I already see a problem with the Kerry–Bush debates, which begin this Thursday between the two not-ready-for-prime-time players: Page four of the “Memorandum of Understanding” between the candidates and the Commission on Presidential Debates specifically forbids “props.” How’s Bush even going to get past the security guards?
It doesn’t matter that these two master debaters will be having more of a circle jerk than a real argument—critics like Open Debates point out that follow-up questions are restricted, for instance—or that the viewership for such events has declined since the ’60s. (Bill Moyers covered some of this territory on his PBS show Now—thanks to colleague Dan Adkison for the tip.) Pundits keep saying that the debates will be crucial. Considering that so much of TV is “reality,” that makes perverse sense.
And like those carefully managed “reality shows,” these debates have a host of TV-only rules guaranteed to blandify everything, like this one: “The candidates may not ask each other direct questions, but may ask rhetorical questions.” As for questions from the audience, which will be allowed on October 8, the moderator “shall develop, and describe to the campaigns, a method for selecting questions at random,” but they can’t be “inappropriate.” So the moderators are under the thumb of this stultified process, too.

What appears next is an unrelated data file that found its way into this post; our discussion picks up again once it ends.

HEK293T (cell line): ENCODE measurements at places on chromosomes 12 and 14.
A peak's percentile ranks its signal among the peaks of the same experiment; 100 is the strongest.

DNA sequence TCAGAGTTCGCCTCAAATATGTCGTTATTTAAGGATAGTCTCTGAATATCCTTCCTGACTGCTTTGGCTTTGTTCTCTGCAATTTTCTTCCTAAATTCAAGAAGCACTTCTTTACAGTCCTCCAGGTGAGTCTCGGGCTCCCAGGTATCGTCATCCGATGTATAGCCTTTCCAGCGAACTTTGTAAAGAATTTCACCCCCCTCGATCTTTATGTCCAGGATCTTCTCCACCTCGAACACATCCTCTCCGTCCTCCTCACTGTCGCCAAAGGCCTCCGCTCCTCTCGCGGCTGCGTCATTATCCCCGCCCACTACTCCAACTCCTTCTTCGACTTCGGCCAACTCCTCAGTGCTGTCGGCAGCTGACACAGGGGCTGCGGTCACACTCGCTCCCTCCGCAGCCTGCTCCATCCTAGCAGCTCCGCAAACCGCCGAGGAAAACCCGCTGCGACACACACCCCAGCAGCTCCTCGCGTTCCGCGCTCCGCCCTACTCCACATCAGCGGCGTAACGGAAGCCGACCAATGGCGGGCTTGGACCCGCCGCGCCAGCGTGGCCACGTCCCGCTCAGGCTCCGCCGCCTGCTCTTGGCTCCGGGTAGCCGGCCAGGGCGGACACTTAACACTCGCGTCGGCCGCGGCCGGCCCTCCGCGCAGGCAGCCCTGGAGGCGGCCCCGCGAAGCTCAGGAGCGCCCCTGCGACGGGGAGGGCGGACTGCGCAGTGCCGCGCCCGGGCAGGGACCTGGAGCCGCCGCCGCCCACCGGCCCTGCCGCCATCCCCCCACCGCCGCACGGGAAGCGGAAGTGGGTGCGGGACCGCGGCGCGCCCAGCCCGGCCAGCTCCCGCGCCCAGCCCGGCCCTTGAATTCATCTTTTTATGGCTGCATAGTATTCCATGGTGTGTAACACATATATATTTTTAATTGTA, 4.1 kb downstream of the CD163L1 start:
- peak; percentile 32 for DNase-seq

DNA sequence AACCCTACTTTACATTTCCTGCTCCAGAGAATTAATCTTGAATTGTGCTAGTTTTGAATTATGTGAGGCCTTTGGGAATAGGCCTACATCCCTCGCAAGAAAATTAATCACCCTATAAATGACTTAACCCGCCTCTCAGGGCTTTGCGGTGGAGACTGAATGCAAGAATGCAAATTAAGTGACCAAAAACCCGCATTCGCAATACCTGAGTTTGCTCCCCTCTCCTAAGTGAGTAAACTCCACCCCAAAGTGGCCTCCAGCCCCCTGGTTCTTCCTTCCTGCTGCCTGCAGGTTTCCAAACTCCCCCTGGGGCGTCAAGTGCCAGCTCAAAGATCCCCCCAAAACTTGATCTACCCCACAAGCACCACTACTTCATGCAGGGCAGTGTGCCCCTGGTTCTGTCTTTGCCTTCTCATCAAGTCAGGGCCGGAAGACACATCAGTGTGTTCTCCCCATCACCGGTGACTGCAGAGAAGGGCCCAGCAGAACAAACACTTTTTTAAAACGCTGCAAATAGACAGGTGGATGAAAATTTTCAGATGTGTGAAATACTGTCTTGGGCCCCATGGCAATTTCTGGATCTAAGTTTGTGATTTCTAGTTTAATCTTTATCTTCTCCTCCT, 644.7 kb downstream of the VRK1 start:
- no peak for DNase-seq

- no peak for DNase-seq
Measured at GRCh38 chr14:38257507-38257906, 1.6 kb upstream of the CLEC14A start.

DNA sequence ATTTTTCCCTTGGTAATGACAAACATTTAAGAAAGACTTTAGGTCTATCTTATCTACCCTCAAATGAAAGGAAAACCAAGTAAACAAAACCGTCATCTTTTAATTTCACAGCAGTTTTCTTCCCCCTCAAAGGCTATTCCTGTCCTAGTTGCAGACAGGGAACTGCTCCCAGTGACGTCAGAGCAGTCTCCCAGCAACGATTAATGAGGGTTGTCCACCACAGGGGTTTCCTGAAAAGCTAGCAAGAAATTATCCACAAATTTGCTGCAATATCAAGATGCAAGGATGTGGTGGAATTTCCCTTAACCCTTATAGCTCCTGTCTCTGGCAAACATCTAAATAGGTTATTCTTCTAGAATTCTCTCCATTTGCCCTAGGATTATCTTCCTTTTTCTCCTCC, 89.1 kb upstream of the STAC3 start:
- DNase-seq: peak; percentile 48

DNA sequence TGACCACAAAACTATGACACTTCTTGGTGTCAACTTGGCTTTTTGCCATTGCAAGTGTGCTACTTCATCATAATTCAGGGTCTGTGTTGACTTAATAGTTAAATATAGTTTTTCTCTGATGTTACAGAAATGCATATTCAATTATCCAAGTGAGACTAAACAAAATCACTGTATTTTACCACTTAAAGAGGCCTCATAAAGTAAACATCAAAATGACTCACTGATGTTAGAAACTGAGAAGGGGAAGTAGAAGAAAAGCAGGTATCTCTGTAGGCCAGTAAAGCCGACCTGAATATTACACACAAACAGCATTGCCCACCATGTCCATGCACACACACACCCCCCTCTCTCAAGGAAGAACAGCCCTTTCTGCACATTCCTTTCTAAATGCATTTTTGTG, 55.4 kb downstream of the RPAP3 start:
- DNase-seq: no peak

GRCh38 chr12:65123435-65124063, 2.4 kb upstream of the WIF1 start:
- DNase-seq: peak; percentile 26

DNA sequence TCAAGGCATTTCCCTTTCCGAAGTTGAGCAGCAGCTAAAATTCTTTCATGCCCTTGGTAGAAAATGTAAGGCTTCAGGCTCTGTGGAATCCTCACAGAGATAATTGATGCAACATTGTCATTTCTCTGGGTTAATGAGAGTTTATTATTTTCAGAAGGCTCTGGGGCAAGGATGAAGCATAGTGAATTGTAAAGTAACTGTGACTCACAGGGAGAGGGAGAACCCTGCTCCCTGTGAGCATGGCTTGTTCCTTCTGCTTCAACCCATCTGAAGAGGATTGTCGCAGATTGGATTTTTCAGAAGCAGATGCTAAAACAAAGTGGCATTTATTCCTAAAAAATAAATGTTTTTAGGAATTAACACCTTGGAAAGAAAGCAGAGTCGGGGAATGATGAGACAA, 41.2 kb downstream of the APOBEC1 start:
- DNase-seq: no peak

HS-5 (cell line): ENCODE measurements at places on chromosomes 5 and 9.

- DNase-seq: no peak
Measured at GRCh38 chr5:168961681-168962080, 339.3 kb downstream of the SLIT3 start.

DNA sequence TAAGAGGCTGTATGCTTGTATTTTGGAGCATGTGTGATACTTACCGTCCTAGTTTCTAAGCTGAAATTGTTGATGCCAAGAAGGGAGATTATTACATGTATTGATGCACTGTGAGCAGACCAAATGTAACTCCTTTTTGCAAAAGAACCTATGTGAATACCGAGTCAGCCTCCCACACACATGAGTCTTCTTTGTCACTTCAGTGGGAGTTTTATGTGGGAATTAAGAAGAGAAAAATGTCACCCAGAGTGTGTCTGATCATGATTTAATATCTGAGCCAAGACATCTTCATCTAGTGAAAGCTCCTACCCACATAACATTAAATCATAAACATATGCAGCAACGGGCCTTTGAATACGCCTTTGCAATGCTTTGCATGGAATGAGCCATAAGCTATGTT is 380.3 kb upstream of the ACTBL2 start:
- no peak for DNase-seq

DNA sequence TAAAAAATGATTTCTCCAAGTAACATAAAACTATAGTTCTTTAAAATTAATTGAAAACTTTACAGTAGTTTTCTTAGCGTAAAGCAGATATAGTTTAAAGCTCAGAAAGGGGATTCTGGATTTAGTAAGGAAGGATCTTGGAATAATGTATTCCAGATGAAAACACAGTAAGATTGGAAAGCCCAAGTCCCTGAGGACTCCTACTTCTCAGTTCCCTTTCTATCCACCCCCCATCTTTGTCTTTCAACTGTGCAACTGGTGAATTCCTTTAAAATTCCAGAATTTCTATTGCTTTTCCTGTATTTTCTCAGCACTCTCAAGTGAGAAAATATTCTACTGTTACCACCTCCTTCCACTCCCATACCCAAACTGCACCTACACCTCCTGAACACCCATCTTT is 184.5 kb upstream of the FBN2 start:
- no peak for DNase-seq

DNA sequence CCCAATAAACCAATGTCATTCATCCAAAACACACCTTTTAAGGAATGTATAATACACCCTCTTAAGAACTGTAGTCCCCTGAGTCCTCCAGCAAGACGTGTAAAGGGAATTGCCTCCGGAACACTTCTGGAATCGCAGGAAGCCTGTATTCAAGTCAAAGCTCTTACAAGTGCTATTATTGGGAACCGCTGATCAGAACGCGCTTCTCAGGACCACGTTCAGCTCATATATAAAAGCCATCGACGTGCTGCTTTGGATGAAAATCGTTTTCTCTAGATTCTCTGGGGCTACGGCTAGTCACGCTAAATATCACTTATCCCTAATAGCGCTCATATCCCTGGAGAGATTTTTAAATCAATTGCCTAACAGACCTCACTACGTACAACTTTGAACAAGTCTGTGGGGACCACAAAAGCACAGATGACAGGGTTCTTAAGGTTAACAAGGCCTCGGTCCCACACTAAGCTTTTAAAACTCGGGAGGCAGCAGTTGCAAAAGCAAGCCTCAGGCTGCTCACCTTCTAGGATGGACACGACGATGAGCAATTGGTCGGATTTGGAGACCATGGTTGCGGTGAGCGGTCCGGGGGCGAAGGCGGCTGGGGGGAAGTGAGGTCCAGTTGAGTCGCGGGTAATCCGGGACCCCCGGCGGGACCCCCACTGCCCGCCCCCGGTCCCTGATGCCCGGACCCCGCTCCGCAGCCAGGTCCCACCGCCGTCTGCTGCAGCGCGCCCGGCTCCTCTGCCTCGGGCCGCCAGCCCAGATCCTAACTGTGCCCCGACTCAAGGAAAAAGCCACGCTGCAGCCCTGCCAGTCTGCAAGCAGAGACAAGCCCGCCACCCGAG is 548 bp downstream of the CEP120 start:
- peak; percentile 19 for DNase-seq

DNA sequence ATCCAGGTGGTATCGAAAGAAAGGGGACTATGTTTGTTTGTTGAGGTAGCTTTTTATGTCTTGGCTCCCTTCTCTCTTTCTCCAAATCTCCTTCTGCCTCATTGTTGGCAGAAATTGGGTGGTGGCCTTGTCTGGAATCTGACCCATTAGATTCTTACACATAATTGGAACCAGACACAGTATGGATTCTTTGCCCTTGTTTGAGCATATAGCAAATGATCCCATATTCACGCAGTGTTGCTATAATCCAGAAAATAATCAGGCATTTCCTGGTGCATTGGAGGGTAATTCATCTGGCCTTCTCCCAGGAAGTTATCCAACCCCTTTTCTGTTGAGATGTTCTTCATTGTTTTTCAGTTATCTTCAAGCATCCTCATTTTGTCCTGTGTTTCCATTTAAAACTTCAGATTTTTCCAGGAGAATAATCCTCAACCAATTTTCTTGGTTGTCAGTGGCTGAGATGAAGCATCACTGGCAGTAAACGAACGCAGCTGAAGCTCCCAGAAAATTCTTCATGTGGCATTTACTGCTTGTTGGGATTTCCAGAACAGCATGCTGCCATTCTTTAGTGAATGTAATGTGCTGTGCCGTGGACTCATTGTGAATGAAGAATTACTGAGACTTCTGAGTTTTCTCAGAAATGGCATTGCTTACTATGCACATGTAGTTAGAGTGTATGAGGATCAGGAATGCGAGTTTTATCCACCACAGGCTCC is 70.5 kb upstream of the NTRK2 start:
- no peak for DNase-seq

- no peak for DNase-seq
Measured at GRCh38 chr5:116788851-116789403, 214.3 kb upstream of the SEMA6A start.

The October 8 debate is officially described in the memorandum as a “town hall.” But the strict rules say that the “live audience” of 100 to 150 people are to be only those “who describe themselves as likely voters who are ‘soft’ Bush supporters or ‘soft’ Kerry supporters as to their 2004 presidential vote.” One more thing:
The moderator shall ensure that an equal number of “soft” Bush supporters and “soft” Kerry supporters pose questions to the candidates.
Look for some hard questions. And the Gallup pollsters will pick the audience—after first clearing their methods with the two campaigns.
Ought to be exciting, huh? As for the first debate, this Thursday evening at 9, the scheduled competition looks more interesting: “Origins,” on Nova, examines how life begins; CSI, on CBS, examines how life ends.